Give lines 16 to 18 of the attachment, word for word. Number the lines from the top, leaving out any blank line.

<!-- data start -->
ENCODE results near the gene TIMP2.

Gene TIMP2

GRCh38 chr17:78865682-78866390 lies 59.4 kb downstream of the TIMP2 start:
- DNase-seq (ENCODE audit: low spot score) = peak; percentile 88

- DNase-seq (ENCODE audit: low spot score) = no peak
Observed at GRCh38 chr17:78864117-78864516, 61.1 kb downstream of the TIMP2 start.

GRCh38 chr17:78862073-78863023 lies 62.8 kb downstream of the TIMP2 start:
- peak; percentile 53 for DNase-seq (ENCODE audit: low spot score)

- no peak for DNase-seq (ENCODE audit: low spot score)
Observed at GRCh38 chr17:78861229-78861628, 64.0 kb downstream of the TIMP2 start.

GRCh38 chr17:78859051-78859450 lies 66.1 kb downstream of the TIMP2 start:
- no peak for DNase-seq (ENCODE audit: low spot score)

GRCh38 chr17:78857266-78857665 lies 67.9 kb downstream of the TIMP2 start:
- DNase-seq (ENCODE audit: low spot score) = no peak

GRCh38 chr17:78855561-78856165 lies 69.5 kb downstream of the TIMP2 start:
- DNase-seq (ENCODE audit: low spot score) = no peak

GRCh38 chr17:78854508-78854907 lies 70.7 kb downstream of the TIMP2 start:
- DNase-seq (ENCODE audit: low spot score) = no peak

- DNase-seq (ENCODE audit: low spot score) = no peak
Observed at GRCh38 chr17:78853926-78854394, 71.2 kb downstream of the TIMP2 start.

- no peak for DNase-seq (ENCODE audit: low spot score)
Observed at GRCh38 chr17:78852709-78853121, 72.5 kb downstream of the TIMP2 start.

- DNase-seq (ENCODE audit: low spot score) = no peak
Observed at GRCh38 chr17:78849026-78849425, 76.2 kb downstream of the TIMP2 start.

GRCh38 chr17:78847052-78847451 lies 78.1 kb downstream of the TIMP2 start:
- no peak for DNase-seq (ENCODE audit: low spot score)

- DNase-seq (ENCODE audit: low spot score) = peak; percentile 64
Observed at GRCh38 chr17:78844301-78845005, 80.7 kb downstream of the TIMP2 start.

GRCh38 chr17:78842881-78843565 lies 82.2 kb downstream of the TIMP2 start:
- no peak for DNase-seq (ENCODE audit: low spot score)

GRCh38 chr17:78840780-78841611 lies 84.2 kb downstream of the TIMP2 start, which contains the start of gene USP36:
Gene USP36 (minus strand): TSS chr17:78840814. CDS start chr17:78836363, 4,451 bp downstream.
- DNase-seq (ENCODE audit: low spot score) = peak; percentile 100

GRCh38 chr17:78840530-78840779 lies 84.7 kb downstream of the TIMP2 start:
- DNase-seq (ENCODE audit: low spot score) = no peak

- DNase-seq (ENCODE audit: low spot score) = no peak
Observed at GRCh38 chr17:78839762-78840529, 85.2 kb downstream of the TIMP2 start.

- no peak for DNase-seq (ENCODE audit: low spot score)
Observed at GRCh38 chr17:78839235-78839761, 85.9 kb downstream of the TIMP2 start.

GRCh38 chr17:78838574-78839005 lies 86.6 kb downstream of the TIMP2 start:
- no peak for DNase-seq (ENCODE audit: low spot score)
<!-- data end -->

- DNase-seq (ENCODE audit: low spot score) = no peak

GRCh38 chr17:78854508-78854907 lies 70.7 kb downstream of the TIMP2 start:
- DNase-seq (ENCODE audit: low spot score) = no peak